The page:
A family portrait: Charles William Rohner (centre), with his wife on right. Top, William Ebalard, Charles Armin. Emmanuel lower right.
3.Opposition to small pox vaccination. This also caused some friction with authorities and his views were widely known. An article on small pox vaccination which appeared in The Hobart Mercury on 5 September 1881 mentioned that Dr Rohner of Victoria was “a most determined opponent”. Be this as it may, a month later Dr Rohner was shown in an unfavourable light by Sir Bryan O’Loughlin in the budget debate: “While it is necessary to be prepared for an outbreak of small pox, no possible good can come from raising false alarms. We have had several of these already. “Dr Rohner of Benalla, for example, reported two cases of supposed small pox, which proved, upon investigation, to be nothing of the kind. This misdirected zeal caused a good deal of alarm in the district and much personal inconvenience... In view of the needless trouble and alarm occasioned by the Benalla episode, Inspector Montfort has suggested to the Central Board of Health that Dr Rohner be requested to report in future to the local police any suspicious cases that may come under his notice...” (The Argus, 6 October 1881) What was Dr Rohner’s state of mind when he arrived in Hastings?
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Looking at the events that occurred after 1876 when he was given the public farewell following his first term in Chiltern, it would be reasonable to suggest that Dr Rohner’s life was unsettled; he had shifted his practice a number of times and his departure from Phillip Island had been unpleasant. Furthermore, the unexpected death of his eldest son undoubtedly took its toll. This tragedy was reported in the Euroa Advertiser on 17 May 1889: “We are sorry to chronicle the death of Mr Charles Rohner which took place at Shepparton on Sunday last, from typhoid fever. Mr Rohner, who was the son of Dr C W Rohner, for many years a resident of this town, was well known in Benalla, where his mother still resides. He was up at Benalla on Monday with the Shepparton Fire Brigade, taking part in the Fire Brigade Demonstration. The news of his death caused a widespread feeling of regret.” When did the doctor disappear? The Victorian Police Gazette of 15 January 1890 contained the following missing person notice: “Enquiry is requested for Charles Henry (sic) Rohner who is missing from his home, Hastings, since 9th instant. Description: Austrian, medical man, slightly foreign accent, 58 years of age, 6 feet 1 inch high, stout build, erect gait, dark hair turning grey, grey beard, whiskers and moustache, wore grey tweed sac-suit, brown tweed hat and lace-up boots. Well-known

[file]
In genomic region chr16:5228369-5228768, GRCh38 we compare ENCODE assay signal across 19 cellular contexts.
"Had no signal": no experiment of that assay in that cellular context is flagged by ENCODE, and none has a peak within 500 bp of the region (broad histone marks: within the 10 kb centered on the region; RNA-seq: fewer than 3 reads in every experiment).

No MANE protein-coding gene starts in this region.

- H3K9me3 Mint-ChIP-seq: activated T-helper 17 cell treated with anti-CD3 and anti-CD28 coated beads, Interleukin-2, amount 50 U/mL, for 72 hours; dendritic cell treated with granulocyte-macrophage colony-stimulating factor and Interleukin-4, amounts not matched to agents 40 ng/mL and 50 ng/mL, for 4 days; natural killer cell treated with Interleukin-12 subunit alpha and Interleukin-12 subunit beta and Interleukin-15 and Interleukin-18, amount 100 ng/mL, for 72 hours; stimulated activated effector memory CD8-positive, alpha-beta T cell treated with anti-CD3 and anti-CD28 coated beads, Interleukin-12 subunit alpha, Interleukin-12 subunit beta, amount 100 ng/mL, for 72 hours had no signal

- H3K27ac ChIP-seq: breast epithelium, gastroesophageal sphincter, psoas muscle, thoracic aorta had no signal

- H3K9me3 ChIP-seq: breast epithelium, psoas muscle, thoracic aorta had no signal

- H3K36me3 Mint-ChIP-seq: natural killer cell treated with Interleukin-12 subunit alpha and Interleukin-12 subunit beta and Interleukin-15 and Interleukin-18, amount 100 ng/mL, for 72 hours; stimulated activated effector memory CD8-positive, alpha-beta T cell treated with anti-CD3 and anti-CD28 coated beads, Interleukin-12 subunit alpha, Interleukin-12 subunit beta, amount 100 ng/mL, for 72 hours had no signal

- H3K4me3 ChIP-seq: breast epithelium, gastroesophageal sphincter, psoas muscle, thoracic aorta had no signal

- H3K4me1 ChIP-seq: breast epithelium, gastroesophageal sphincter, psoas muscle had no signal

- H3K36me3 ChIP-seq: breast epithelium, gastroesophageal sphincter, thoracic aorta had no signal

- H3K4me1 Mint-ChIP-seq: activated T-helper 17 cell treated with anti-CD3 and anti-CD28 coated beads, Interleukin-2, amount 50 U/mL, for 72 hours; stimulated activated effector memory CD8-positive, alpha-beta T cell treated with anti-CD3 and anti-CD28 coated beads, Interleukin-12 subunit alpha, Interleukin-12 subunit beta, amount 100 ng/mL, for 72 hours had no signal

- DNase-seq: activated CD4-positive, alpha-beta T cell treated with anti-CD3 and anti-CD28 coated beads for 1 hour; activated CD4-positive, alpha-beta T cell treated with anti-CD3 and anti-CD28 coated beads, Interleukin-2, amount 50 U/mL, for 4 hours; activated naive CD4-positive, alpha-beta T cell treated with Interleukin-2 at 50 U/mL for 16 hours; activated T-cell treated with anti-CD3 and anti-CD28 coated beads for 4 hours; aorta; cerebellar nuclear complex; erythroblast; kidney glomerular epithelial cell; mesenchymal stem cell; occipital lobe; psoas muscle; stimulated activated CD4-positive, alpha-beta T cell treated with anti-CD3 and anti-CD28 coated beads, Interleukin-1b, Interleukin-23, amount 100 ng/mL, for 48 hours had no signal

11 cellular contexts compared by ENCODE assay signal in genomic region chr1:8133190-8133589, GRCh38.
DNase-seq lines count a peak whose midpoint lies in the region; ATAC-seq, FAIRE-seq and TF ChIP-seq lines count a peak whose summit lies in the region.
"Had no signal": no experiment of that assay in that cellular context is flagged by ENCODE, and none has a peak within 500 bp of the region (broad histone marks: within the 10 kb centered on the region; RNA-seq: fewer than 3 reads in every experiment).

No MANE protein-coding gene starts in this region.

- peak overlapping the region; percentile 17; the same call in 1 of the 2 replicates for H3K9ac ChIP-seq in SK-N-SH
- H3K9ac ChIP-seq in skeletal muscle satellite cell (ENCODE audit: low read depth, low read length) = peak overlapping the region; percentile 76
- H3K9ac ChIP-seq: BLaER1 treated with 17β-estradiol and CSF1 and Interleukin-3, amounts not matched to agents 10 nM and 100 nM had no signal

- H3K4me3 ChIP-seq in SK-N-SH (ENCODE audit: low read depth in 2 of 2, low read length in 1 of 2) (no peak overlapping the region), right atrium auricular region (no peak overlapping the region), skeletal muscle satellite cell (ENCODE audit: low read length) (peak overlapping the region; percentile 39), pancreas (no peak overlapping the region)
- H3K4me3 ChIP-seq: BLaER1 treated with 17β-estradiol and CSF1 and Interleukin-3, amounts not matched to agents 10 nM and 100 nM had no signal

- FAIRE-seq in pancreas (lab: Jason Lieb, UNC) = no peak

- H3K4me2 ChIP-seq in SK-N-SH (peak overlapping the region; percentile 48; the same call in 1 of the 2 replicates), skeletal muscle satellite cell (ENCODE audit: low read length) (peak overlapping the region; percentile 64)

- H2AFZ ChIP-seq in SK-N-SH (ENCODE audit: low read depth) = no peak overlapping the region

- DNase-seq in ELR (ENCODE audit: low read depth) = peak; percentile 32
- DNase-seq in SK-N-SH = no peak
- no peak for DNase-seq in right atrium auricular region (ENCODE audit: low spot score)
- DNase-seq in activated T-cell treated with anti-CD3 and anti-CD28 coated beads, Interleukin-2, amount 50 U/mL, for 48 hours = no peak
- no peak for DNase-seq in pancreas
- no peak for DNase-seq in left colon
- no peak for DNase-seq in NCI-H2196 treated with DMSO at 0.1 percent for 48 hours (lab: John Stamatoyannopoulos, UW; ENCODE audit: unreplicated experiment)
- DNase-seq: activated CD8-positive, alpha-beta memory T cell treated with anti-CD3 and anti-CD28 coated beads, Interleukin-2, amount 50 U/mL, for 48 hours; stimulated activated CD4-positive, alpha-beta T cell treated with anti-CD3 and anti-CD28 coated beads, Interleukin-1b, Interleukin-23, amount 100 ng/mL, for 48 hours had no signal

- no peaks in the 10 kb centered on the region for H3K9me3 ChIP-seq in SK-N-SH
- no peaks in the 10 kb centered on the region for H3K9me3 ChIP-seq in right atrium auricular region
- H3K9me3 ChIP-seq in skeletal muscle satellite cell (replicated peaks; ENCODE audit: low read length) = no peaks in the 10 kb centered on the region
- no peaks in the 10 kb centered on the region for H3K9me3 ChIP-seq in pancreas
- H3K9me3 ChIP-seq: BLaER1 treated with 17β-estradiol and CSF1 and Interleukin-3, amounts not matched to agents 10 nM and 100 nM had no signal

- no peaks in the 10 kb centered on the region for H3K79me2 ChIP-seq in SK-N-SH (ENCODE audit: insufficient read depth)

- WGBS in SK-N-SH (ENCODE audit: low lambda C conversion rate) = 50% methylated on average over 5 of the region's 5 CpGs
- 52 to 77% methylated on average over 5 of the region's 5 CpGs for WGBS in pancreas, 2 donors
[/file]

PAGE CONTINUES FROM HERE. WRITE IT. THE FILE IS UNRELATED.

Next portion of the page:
Peninsula Essence March 2018